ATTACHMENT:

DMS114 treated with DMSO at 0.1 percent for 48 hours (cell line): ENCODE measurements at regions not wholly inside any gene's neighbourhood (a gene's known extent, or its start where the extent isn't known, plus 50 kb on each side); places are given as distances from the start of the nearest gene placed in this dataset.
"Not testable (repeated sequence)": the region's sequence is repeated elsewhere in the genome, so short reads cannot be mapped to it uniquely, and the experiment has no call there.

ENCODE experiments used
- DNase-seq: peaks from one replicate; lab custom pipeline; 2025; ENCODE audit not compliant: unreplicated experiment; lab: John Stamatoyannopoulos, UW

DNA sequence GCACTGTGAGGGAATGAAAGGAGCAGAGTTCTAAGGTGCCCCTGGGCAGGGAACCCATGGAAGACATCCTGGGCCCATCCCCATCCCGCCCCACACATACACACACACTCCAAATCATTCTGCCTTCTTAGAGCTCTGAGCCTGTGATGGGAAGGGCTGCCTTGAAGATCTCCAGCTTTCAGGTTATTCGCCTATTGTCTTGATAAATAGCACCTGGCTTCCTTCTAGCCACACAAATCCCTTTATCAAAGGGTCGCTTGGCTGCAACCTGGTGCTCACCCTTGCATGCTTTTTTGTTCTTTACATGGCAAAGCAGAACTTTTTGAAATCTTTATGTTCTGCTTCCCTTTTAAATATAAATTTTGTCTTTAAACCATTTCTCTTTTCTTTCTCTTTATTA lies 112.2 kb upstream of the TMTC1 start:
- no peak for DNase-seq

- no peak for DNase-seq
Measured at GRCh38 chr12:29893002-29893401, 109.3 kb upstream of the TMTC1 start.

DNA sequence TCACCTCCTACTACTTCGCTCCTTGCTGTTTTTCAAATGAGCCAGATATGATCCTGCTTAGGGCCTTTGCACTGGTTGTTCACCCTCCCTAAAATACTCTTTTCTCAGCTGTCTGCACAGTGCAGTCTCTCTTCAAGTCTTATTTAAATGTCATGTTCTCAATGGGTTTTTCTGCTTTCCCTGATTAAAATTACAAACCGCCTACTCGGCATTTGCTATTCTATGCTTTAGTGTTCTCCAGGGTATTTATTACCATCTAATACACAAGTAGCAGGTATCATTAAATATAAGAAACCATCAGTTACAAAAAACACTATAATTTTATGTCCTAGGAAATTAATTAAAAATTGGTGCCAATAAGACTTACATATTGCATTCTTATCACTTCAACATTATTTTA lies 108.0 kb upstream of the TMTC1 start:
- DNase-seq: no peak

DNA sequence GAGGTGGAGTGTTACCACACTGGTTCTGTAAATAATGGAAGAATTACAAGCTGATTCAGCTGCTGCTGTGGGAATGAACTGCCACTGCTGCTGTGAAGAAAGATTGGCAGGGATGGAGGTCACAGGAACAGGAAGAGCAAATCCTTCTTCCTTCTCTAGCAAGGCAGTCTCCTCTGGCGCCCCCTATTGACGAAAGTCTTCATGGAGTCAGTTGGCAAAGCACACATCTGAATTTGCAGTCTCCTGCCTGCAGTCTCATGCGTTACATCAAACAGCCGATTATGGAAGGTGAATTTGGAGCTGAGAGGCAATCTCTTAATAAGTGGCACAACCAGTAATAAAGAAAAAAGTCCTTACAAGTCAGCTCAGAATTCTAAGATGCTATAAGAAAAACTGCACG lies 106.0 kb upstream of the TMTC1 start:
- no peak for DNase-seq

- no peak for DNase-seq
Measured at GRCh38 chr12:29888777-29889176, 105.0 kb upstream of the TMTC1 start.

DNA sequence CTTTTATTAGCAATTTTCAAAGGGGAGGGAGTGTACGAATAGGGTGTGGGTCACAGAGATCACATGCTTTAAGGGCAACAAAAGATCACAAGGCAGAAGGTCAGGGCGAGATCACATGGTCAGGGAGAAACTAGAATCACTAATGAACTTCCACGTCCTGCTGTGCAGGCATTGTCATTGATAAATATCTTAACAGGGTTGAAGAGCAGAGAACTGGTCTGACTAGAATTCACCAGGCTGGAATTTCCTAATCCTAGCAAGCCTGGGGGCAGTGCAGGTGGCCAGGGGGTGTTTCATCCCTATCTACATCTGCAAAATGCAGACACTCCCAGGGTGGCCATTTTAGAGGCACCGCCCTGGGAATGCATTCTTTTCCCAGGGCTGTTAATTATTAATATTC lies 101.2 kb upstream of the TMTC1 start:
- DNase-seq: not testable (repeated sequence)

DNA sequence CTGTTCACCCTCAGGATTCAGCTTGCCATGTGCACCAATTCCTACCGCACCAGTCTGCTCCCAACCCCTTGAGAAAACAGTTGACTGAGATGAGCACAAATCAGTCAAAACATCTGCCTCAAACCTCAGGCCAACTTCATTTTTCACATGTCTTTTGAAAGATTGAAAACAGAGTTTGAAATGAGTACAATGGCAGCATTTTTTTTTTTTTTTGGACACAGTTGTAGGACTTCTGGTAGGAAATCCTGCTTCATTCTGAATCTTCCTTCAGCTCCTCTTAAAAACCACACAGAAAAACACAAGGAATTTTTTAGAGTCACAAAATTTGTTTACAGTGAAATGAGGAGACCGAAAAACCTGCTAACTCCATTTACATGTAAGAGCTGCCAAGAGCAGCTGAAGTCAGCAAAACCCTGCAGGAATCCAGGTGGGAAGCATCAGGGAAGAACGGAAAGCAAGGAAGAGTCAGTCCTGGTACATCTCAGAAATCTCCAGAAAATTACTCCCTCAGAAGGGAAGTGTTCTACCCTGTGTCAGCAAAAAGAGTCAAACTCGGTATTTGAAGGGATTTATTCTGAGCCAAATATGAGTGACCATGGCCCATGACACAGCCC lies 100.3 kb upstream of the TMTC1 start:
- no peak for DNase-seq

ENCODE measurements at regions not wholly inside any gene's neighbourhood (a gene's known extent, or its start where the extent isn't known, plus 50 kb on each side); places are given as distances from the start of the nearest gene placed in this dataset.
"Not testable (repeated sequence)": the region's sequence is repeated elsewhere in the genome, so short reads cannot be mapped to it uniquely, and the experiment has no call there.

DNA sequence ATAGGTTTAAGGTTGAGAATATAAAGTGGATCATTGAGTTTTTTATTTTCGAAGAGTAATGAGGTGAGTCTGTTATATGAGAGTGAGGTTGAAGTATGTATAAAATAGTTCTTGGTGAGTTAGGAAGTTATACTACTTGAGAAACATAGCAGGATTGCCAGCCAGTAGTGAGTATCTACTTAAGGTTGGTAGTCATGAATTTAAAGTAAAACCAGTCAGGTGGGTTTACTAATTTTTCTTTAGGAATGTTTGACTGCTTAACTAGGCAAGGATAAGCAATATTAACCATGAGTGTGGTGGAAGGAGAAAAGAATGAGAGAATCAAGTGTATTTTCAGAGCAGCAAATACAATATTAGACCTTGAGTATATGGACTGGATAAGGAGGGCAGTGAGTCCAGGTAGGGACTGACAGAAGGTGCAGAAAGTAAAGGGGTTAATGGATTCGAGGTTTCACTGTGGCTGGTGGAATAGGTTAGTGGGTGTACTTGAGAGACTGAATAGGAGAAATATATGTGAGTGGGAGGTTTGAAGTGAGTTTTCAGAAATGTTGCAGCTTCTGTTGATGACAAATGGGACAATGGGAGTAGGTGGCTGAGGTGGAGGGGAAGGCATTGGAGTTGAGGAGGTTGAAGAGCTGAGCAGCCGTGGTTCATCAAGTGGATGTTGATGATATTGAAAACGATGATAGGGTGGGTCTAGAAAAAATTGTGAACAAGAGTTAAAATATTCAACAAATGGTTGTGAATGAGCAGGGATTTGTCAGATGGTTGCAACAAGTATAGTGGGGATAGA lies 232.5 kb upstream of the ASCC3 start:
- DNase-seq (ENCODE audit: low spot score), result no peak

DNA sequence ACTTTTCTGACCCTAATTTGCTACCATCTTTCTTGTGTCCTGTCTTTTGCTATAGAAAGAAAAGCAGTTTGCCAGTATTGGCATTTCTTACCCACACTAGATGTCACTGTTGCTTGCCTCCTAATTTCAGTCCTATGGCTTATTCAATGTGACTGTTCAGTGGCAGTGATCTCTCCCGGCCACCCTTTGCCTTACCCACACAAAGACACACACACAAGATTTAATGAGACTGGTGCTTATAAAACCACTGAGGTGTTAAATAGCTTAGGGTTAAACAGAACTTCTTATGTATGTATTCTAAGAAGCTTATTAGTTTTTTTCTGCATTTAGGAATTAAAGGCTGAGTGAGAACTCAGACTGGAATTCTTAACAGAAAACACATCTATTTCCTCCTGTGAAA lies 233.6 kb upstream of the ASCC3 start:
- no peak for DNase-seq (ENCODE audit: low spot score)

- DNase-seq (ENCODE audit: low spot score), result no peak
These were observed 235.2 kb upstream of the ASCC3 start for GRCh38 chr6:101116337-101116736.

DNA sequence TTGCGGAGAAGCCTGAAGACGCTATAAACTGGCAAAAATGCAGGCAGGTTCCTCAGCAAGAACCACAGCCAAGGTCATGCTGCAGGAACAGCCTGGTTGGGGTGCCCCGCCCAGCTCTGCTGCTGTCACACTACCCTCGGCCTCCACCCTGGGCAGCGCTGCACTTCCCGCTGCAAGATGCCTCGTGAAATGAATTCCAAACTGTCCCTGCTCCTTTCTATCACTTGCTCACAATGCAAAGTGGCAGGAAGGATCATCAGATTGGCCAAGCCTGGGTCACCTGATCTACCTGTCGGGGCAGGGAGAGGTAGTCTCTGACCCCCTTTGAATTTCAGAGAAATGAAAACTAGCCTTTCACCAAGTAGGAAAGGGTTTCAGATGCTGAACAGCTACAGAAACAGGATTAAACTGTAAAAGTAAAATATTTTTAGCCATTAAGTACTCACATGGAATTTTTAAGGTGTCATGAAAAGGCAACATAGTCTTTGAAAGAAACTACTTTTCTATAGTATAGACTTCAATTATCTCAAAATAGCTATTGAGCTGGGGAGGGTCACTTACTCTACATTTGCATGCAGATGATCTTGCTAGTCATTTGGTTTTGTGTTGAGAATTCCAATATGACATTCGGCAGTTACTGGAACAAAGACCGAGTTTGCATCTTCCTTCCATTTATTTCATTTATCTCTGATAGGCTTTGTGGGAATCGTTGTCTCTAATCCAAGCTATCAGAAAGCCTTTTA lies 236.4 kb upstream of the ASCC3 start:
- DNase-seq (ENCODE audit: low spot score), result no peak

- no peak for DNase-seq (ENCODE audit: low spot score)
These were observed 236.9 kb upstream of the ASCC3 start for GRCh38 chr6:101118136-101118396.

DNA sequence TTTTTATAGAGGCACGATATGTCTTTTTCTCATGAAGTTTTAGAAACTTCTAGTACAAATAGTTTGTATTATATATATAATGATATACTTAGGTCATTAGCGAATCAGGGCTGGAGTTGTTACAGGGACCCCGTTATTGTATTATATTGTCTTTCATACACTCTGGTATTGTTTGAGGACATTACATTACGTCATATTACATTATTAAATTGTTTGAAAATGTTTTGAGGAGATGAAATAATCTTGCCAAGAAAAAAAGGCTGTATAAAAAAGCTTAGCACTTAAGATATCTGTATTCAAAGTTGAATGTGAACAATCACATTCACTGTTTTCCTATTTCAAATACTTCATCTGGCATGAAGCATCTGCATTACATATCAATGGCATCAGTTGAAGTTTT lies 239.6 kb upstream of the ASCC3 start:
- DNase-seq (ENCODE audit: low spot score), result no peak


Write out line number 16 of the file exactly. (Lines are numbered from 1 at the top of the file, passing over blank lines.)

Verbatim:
- DNase-seq: not testable (repeated sequence)